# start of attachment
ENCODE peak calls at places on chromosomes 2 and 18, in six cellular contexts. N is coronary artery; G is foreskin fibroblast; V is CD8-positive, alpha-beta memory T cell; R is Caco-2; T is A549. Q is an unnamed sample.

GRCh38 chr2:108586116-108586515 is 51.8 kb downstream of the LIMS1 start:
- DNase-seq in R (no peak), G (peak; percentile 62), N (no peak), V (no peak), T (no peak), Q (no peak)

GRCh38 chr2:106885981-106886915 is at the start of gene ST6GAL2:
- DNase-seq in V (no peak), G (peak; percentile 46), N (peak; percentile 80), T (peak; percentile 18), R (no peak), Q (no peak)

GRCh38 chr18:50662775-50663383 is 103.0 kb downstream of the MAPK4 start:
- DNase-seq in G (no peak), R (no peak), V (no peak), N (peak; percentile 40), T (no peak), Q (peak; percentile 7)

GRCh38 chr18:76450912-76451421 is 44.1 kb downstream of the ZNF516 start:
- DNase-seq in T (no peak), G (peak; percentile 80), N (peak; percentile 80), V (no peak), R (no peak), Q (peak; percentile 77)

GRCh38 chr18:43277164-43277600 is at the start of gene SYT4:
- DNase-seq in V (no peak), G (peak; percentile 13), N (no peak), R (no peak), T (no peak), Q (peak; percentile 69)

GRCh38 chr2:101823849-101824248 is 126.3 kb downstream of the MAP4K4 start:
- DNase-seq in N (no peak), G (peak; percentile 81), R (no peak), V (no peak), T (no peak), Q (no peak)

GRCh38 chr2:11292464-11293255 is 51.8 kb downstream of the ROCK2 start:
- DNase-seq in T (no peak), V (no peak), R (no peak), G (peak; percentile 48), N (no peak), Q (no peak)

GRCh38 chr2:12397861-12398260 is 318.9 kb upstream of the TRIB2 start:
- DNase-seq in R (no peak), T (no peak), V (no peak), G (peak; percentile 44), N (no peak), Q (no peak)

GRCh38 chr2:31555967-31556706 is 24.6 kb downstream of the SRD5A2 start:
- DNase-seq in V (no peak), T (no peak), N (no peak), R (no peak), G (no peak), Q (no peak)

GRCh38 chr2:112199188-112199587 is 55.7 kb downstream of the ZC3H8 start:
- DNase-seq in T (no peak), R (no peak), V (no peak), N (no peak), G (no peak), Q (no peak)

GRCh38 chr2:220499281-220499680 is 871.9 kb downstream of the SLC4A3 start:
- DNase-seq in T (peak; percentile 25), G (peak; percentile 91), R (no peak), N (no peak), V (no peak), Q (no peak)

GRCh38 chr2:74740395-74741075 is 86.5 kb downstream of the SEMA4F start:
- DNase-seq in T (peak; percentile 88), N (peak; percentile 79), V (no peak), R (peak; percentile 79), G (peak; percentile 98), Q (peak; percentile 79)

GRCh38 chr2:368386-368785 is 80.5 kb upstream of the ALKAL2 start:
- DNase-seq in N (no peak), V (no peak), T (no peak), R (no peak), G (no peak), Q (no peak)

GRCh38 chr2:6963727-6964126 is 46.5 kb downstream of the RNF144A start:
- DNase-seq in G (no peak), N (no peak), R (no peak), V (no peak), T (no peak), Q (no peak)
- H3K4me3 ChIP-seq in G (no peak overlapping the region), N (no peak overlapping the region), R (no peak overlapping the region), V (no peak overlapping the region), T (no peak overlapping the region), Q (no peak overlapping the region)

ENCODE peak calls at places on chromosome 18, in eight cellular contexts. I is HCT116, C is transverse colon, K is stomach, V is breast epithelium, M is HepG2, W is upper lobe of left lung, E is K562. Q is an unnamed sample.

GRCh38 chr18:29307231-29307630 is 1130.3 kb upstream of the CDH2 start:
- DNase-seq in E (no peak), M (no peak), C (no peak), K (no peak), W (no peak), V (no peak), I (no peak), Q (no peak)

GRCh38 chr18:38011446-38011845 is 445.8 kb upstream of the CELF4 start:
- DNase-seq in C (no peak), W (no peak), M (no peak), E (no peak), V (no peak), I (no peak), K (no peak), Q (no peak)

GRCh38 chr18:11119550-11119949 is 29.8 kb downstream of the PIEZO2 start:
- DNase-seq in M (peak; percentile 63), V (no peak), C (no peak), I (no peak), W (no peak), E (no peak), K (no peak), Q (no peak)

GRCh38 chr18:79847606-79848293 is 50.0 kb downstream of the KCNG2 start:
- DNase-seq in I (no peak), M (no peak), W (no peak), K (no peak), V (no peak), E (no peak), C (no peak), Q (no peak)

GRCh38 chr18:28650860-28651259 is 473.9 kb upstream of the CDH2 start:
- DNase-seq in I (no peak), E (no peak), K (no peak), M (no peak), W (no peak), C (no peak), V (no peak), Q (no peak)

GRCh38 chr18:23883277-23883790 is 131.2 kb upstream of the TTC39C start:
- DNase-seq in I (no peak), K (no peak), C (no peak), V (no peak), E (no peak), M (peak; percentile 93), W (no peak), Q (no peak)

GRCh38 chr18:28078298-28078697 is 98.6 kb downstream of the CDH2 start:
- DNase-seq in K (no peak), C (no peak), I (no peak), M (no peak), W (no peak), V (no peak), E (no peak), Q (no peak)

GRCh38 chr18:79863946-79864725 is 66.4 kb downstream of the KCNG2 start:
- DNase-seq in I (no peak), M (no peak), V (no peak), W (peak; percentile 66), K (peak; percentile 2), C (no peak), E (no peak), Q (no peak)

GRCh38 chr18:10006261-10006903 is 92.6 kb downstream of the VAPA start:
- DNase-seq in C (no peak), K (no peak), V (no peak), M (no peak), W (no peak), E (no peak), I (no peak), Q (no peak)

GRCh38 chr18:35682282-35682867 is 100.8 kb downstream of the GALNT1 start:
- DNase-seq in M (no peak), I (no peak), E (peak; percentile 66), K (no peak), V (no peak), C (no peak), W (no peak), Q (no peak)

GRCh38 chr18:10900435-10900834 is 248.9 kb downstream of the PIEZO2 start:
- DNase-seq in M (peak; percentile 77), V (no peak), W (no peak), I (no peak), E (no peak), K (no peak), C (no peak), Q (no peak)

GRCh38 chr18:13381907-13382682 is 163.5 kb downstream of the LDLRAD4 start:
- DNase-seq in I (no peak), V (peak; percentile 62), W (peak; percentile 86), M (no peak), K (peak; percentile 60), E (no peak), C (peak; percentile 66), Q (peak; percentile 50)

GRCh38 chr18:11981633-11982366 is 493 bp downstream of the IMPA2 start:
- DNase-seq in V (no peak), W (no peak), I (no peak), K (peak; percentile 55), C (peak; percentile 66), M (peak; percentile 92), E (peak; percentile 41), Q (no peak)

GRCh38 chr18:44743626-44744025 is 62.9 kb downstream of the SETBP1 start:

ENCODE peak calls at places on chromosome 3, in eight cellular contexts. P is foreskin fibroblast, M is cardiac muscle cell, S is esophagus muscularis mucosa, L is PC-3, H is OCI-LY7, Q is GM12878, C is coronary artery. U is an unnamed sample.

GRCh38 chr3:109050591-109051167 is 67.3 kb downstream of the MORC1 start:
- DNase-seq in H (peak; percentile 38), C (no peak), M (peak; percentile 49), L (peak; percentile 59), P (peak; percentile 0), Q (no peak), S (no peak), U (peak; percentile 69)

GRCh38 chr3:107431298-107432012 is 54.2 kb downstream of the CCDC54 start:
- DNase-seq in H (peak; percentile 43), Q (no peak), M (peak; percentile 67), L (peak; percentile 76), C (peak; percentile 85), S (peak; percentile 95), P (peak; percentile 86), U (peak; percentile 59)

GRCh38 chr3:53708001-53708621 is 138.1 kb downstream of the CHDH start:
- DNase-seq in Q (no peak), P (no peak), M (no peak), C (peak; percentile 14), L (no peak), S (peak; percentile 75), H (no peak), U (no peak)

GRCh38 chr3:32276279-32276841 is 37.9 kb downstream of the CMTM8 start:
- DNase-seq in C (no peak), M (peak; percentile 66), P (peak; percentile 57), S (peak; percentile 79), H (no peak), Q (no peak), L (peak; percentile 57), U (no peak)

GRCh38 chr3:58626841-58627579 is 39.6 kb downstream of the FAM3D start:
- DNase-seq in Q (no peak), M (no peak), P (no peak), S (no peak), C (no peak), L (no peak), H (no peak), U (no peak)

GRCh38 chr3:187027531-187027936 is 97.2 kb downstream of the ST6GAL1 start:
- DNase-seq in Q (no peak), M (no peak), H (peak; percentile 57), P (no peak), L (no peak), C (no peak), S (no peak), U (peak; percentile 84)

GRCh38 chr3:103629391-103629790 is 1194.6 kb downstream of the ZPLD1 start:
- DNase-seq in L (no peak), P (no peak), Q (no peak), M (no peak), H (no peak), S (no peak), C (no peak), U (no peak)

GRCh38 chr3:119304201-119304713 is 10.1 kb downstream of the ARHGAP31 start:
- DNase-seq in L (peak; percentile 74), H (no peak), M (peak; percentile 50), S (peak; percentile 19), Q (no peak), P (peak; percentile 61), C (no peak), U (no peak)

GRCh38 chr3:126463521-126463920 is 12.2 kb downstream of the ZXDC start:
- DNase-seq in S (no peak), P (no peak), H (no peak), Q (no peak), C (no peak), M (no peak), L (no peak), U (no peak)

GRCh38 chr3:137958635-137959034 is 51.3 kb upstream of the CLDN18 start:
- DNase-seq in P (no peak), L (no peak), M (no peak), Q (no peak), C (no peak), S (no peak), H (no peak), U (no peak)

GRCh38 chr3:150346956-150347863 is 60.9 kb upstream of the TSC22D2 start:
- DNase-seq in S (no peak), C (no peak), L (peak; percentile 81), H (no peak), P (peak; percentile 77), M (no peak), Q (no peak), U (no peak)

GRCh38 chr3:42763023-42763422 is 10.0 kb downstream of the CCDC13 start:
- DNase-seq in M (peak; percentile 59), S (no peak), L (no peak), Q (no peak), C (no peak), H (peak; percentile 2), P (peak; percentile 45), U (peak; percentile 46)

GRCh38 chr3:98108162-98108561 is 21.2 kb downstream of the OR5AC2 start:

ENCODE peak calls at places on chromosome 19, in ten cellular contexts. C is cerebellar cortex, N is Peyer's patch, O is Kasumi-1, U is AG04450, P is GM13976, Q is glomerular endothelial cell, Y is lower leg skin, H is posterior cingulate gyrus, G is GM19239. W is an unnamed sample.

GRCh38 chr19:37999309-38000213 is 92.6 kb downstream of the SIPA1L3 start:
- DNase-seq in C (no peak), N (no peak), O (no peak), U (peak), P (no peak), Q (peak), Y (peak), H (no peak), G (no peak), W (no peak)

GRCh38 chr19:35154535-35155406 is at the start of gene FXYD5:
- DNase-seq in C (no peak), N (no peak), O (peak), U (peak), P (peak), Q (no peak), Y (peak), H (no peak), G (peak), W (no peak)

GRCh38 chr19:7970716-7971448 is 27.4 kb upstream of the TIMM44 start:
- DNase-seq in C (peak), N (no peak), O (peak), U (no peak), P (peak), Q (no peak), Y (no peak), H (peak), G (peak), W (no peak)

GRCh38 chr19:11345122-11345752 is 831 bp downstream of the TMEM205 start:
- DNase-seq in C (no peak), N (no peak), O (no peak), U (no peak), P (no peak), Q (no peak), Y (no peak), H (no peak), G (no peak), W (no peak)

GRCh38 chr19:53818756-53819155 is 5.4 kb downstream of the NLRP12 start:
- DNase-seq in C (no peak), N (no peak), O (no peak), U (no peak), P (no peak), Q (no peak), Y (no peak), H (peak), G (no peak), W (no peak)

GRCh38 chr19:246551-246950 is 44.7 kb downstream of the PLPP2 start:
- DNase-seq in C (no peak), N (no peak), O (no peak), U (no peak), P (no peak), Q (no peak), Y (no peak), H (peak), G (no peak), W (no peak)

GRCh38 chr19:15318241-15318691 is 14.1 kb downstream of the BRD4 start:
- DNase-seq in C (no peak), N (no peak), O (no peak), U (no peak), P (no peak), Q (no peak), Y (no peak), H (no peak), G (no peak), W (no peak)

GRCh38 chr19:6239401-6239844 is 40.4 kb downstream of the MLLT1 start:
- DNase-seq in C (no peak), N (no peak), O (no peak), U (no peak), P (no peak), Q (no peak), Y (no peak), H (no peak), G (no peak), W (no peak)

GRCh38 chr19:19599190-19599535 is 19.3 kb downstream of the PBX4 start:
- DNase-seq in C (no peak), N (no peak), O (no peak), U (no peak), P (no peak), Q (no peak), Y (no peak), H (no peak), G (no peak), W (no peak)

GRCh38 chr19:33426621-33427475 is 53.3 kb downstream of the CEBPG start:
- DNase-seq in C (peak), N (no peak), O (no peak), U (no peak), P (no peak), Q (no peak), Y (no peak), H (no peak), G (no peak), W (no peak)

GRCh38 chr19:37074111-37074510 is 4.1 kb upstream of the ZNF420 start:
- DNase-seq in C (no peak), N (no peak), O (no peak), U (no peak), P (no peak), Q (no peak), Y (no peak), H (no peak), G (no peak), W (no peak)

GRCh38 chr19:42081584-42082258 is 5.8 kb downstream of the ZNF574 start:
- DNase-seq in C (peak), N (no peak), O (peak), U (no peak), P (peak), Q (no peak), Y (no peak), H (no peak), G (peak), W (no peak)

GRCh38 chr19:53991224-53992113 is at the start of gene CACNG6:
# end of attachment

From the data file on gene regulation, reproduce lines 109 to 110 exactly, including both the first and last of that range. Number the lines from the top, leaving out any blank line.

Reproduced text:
- DNase-seq in C (peak), N (no peak), O (peak), U (no peak), P (peak), Q (no peak), Y (no peak), H (no peak), G (peak), W (no peak)

GRCh38 chr19:53991224-53992113 is at the start of gene CACNG6: